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Marc Rochester
Gramophone, November 2011

Strong advocacy for the music of a composer fascinated by the church

…the music here reflects a composer fascinated by the church and its scriptures…the string scoring is highly accomplished, and there is a real sense of commitment behind Graham Ross’s sharply focused direction…Tom Winpenny brings assurance with some adept handling of Bingham’s complex organ-writing.

Paul Riley
BBC Music Magazine, September 2011

Tom Winpenny opens an illuminating window on Bingham’s richly-coloured, programmatically-driven engagement with the ‘king of instruments’…Given Bingham’s exacting colouristic emphasis, it’s as well that Winpenny knows the St. Albans instrument like the back of his hand, coaxing an array of voluptuous and apposite sounds.  But he’s also alert to the fluidity of her narratives, and, when called upon to do so, serves up virtuosic flair with incorrigible panache.

David Denton
David's Review Corner, July 2011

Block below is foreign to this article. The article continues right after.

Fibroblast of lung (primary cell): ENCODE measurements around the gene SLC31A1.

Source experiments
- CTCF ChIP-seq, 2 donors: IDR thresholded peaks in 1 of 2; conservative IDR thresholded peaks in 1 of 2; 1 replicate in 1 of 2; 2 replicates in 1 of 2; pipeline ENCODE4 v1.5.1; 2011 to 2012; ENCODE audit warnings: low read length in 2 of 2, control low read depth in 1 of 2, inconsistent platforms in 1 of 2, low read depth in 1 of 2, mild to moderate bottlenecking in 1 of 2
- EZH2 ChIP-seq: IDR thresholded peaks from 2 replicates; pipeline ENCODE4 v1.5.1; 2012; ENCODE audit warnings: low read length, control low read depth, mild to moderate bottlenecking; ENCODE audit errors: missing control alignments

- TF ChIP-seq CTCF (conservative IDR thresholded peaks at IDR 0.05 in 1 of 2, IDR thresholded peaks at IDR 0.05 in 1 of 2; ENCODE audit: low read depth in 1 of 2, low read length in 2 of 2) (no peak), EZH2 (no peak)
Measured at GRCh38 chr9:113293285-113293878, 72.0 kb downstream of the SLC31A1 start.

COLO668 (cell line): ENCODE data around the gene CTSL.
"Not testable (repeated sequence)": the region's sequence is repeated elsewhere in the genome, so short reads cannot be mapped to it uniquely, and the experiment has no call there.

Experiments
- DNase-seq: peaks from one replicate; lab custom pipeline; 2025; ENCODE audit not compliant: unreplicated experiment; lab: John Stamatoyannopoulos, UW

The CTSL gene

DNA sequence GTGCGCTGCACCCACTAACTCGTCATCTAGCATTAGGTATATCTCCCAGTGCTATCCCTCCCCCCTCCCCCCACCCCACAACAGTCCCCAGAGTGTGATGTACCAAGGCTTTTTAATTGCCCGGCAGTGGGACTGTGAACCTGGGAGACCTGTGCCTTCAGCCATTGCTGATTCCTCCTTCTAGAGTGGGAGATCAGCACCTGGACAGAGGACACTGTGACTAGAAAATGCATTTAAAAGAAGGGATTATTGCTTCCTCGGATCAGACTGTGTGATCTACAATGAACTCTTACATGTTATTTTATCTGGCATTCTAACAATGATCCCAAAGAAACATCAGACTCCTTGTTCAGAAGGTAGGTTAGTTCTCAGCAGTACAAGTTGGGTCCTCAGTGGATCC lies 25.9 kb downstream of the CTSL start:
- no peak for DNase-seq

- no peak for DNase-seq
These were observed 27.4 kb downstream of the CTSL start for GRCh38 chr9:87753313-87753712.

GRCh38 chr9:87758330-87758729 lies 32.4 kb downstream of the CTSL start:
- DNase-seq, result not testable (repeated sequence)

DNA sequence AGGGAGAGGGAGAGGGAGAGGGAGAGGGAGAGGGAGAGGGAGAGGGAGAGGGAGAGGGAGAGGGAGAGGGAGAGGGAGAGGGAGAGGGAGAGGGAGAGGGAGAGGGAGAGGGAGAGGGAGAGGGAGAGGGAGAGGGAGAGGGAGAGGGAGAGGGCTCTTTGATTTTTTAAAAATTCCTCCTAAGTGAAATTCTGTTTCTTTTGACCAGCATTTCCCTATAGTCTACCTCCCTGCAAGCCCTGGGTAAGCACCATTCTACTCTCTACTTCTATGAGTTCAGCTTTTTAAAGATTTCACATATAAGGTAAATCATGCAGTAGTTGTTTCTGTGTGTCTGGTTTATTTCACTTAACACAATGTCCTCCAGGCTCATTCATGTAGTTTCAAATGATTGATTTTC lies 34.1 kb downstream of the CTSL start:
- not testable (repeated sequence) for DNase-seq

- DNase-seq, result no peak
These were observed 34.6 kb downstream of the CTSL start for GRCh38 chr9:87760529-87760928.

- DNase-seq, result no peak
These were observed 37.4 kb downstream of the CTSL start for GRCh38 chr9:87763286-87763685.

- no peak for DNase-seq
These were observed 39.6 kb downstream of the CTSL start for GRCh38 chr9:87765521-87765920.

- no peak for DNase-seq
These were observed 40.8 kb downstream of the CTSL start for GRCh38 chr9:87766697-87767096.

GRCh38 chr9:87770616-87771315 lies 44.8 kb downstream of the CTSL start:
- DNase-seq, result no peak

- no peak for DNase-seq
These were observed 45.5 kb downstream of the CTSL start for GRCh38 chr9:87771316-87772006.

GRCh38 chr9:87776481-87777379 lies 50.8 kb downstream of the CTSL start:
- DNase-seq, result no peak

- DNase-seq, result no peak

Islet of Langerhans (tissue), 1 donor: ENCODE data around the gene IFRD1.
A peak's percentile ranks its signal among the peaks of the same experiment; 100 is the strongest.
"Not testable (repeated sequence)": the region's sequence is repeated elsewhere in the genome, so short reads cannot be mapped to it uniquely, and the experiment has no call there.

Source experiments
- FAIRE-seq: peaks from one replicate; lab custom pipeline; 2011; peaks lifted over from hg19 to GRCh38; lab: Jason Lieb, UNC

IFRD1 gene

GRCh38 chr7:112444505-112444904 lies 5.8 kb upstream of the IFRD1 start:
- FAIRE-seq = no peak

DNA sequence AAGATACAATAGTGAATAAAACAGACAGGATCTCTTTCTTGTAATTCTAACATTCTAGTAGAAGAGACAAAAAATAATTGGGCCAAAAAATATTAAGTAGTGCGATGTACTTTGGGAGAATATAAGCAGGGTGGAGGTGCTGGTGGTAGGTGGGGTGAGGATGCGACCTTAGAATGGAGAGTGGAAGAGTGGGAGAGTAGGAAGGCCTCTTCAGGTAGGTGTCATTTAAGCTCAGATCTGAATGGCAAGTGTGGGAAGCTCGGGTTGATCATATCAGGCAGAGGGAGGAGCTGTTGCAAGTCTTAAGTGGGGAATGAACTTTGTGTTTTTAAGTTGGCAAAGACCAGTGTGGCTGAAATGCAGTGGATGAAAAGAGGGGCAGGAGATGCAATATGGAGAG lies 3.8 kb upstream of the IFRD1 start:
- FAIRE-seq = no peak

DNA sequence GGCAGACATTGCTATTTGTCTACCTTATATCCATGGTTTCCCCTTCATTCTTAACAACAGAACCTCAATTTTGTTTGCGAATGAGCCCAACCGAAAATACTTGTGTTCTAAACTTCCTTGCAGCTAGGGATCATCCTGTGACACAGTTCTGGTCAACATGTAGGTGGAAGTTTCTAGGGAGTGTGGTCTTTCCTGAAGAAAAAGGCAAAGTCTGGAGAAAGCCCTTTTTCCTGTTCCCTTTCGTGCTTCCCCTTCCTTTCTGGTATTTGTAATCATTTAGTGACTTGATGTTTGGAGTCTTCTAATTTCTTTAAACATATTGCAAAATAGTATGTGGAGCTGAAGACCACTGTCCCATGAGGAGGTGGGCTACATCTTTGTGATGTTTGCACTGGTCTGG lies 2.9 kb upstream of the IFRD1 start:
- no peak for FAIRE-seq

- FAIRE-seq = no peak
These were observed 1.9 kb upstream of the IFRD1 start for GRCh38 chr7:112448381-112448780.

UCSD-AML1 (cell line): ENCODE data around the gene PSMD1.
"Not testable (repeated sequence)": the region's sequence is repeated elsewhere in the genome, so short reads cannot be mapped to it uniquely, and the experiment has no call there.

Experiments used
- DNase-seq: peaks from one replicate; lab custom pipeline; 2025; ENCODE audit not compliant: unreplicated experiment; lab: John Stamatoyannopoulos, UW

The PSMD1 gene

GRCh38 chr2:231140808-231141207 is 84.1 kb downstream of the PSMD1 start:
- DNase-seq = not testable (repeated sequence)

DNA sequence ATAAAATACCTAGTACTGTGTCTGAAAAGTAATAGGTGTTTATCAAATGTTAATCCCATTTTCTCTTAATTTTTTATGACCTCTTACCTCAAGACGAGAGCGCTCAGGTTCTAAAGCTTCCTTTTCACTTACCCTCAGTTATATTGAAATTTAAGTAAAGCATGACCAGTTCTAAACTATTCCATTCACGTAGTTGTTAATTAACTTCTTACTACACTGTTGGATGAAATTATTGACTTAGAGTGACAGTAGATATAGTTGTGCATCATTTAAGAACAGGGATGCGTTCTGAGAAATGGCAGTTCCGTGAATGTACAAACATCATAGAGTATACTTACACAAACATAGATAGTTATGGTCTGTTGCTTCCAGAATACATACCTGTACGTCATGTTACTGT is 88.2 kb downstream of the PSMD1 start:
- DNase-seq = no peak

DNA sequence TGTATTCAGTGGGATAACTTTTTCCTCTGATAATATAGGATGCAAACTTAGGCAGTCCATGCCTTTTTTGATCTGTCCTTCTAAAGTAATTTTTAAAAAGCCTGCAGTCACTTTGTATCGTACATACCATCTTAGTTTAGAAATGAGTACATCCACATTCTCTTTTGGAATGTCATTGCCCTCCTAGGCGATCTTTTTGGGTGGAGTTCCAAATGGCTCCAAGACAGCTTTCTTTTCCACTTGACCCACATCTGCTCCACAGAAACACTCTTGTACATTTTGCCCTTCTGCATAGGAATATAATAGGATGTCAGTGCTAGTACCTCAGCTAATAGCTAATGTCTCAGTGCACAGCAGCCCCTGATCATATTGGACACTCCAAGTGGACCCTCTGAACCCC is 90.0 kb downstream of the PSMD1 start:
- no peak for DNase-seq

Judith Bingham is one of the most highly respected English composers of liturgical music, her roots firmly planted in an evolving tonality. Her musical career first took her into the vocal field where for twelve years she was a member of the BBC Singers. Writing music had come into her life as a teenager, and having studied at London’s Royal Academy of Music, she decided in 1995, at the age of forty-three, to devote herself to composition. Though many works were to follow, she has not been overly prolific, though her works cover many genres, her long-term singing in church choirs having instilled into her the massive range of tonal colours available to the organist. She would cite the influence of French organ music as having shaped her output in this field, a fact made clear in the thirteen solo works included in this disc, most receiving their world premiere recording. Many are created from muted colours and of short duration, the Annunciation 1 and the three movements of Ancient Sunlight being particularly beautiful. The exception comes in the lengthy score, Into the wilderness, depicting Christ’s temptation by Satan. Throughout the music is seldom easy to play, the scherzo Vol de nuit being a short virtuoso showpiece. Opening the disc is the instantly memorable Jacob’s Ladder for organ and strings, and shows Bingham’s keen sense of rhythm and movement, its four sections being a highly illuminated musical depiction of the Biblical story. The performances by Tom Winpenny, one of the UK’s outstanding younger generation organists, were given in the presence of the composer on the massive organ in St Alban’s Cathedral, the instrument now made famous by the International Organ Festival and Competition. Very potent contribution by The Dmitri Ensemble in the first score, the whole stunningly captured by the sound engineer.

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